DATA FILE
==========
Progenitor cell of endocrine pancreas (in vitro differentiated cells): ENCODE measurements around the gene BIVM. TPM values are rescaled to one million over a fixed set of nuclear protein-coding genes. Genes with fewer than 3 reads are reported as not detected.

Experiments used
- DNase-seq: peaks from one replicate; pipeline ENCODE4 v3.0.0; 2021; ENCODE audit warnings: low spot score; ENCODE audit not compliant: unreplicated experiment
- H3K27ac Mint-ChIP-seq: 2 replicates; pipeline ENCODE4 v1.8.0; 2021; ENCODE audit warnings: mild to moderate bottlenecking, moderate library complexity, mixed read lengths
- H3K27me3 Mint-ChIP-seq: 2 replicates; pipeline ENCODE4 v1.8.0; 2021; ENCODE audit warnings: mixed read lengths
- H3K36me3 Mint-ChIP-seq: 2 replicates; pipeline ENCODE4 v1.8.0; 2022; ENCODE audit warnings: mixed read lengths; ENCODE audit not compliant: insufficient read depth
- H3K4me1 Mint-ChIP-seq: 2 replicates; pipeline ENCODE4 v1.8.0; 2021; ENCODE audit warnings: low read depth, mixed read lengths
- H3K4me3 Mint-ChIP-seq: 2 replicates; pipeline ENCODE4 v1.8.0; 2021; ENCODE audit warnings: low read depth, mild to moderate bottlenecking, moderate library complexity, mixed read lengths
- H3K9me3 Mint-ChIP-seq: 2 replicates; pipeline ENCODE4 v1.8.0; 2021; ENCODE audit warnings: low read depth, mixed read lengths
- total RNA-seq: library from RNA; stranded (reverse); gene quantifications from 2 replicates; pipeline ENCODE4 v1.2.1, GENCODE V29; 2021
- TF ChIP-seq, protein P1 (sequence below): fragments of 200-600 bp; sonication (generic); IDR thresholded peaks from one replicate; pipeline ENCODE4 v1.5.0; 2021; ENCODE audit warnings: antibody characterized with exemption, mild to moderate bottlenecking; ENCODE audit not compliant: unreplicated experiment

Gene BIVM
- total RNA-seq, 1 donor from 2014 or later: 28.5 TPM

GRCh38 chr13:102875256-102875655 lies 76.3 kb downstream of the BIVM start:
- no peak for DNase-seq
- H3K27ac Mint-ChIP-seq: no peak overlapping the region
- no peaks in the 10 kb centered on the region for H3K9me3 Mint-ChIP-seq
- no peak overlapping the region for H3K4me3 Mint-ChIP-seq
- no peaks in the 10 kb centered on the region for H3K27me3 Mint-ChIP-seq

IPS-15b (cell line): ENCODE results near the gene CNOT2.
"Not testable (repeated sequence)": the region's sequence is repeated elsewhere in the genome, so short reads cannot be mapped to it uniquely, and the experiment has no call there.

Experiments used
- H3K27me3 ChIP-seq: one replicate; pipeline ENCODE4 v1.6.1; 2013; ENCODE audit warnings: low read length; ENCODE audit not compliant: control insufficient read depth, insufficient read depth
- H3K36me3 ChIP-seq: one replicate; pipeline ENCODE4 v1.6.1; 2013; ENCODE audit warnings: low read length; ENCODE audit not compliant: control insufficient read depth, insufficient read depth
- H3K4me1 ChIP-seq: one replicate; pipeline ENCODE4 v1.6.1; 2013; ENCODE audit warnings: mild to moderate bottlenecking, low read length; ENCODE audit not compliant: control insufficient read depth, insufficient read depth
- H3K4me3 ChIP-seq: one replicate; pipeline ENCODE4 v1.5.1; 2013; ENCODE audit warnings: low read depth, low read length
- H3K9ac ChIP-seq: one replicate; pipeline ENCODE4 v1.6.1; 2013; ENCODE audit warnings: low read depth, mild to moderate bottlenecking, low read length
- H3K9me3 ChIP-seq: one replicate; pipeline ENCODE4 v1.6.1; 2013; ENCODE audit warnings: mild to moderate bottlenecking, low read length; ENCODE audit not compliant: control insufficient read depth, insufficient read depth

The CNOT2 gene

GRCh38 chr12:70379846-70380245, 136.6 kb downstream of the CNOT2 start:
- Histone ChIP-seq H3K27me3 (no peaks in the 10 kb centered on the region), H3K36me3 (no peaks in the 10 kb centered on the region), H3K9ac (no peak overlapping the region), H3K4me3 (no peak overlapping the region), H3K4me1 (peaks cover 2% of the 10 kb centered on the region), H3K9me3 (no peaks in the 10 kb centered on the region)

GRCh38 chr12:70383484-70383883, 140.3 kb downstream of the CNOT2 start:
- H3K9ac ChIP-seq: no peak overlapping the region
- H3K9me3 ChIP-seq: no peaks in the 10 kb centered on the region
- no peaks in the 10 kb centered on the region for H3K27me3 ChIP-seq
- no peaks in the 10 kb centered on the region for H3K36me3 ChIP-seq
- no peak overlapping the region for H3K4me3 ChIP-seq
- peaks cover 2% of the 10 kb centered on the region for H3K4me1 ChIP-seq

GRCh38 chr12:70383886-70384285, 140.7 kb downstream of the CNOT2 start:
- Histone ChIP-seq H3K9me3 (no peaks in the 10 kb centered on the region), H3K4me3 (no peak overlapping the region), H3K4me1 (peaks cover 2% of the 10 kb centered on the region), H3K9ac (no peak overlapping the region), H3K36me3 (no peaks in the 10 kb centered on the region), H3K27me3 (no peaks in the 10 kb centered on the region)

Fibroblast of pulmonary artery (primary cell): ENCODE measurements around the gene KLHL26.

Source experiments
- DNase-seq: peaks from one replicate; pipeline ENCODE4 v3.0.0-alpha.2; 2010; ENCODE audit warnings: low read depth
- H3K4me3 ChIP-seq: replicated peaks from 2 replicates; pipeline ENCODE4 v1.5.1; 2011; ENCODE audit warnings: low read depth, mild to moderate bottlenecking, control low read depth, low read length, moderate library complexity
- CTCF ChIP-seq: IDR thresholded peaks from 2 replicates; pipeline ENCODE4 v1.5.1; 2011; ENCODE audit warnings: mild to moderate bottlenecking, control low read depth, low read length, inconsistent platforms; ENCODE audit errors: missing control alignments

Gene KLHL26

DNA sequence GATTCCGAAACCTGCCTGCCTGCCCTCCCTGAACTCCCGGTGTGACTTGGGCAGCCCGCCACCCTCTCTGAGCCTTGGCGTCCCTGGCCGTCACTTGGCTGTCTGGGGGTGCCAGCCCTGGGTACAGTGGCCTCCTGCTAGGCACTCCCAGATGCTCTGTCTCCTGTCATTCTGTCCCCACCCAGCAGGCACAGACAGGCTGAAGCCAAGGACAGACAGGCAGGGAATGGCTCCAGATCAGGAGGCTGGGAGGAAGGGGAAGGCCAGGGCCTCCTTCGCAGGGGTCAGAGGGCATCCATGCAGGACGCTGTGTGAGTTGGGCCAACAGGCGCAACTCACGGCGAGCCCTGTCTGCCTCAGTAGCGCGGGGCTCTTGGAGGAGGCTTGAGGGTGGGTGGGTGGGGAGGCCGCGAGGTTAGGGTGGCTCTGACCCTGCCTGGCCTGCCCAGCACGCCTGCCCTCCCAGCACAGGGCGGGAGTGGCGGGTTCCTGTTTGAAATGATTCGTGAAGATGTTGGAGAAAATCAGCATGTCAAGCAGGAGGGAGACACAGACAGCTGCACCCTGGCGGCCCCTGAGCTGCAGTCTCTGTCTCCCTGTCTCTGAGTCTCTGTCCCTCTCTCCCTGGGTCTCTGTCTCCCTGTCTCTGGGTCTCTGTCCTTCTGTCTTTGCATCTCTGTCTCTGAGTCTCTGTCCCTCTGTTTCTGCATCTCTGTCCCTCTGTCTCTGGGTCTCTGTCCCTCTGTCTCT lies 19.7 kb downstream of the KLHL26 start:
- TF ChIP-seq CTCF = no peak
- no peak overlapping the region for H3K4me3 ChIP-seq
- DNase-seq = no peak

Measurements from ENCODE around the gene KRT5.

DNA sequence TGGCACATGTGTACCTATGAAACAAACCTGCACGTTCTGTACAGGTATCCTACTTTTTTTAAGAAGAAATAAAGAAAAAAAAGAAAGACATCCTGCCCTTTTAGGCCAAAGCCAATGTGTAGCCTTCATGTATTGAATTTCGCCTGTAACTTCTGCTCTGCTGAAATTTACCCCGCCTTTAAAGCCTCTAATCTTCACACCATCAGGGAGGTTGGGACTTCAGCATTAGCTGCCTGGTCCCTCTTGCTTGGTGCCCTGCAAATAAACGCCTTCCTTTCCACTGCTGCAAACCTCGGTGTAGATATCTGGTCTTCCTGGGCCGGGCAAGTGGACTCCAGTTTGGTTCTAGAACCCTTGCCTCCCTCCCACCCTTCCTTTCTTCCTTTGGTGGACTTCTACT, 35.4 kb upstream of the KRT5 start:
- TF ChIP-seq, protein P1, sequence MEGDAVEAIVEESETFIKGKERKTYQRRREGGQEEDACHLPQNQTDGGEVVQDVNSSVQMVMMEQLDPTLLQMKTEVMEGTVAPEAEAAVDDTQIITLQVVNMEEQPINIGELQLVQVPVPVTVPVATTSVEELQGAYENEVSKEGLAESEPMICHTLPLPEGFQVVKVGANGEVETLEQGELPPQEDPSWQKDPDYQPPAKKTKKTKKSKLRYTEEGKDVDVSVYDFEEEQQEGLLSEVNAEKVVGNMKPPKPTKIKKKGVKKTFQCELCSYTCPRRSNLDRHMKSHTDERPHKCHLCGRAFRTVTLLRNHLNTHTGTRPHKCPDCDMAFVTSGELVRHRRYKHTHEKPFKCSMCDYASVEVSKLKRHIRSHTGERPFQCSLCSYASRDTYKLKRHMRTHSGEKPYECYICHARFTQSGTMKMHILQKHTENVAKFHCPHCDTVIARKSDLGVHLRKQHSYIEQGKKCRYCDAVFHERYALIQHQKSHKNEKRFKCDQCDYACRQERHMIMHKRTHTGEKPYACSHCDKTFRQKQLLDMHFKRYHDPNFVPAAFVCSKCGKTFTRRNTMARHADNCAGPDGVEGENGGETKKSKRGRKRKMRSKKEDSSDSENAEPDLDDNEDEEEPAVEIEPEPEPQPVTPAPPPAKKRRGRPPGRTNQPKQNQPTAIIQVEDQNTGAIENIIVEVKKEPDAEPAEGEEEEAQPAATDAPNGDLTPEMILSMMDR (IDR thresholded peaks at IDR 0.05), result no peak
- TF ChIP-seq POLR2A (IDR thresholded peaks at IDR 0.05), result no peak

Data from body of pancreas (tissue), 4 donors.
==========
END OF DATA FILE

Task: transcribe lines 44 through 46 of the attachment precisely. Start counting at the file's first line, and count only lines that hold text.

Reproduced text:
- H3K4me3 ChIP-seq: replicated peaks from 2 replicates; pipeline ENCODE4 v1.5.1; 2011; ENCODE audit warnings: low read depth, mild to moderate bottlenecking, control low read depth, low read length, moderate library complexity
- CTCF ChIP-seq: IDR thresholded peaks from 2 replicates; pipeline ENCODE4 v1.5.1; 2011; ENCODE audit warnings: mild to moderate bottlenecking, control low read depth, low read length, inconsistent platforms; ENCODE audit errors: missing control alignments

Gene KLHL26